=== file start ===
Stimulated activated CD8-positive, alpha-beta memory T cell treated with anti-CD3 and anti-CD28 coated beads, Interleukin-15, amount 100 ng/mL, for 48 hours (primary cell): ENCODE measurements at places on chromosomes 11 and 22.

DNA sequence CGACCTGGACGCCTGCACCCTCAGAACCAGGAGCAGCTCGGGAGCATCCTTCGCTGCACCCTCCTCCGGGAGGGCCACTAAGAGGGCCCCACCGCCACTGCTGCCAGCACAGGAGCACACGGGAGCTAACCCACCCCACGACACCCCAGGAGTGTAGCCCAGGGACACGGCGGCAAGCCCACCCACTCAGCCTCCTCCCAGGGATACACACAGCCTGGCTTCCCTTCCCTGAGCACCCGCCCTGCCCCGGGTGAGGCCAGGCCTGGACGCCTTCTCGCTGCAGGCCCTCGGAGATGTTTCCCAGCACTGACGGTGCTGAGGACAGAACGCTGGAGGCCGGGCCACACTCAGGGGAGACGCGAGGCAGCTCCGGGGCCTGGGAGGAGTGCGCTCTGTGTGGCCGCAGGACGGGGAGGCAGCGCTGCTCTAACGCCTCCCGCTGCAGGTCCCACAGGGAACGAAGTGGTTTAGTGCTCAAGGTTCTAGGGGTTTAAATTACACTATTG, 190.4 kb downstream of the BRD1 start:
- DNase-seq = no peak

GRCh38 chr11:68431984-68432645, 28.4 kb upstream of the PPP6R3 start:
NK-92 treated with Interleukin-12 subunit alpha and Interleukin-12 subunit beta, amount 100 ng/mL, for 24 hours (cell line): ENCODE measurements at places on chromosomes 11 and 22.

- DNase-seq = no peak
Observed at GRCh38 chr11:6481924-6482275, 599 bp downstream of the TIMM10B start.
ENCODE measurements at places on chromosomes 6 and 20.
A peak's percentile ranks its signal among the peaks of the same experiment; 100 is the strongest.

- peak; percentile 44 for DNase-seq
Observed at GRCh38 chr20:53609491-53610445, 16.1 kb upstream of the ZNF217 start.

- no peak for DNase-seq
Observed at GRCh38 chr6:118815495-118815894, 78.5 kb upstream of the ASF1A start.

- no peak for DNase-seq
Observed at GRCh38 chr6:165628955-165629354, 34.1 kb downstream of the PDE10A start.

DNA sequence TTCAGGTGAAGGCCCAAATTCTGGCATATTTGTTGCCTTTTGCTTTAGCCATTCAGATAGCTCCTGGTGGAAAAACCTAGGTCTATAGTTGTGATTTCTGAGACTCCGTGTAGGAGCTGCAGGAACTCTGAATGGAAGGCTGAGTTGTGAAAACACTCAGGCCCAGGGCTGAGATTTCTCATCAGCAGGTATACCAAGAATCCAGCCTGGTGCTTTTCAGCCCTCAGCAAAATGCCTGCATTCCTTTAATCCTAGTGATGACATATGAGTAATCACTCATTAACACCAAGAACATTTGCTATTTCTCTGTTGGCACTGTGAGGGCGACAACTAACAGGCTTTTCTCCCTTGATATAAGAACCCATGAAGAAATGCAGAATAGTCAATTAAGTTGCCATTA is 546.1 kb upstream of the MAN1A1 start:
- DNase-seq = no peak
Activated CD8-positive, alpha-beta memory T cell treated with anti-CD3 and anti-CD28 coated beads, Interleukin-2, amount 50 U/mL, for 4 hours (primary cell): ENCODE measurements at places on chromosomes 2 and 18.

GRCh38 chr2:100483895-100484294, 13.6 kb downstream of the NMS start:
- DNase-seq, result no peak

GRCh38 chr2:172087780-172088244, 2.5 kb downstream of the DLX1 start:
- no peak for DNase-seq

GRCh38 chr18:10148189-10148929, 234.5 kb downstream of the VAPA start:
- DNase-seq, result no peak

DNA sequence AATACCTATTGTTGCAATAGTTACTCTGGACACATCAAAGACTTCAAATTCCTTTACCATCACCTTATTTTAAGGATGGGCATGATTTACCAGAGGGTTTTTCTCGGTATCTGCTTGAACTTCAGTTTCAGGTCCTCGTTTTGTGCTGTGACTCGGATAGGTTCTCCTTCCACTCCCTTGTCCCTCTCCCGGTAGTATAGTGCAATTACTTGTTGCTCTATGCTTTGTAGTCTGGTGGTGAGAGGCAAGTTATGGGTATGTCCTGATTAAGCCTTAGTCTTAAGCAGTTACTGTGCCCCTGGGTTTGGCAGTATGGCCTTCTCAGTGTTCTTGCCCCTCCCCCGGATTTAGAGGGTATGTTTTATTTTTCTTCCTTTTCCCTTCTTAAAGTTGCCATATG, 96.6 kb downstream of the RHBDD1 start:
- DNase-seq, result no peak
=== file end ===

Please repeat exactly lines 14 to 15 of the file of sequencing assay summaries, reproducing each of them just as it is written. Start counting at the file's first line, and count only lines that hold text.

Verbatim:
- no peak for DNase-seq
Observed at GRCh38 chr6:165628955-165629354, 34.1 kb downstream of the PDE10A start.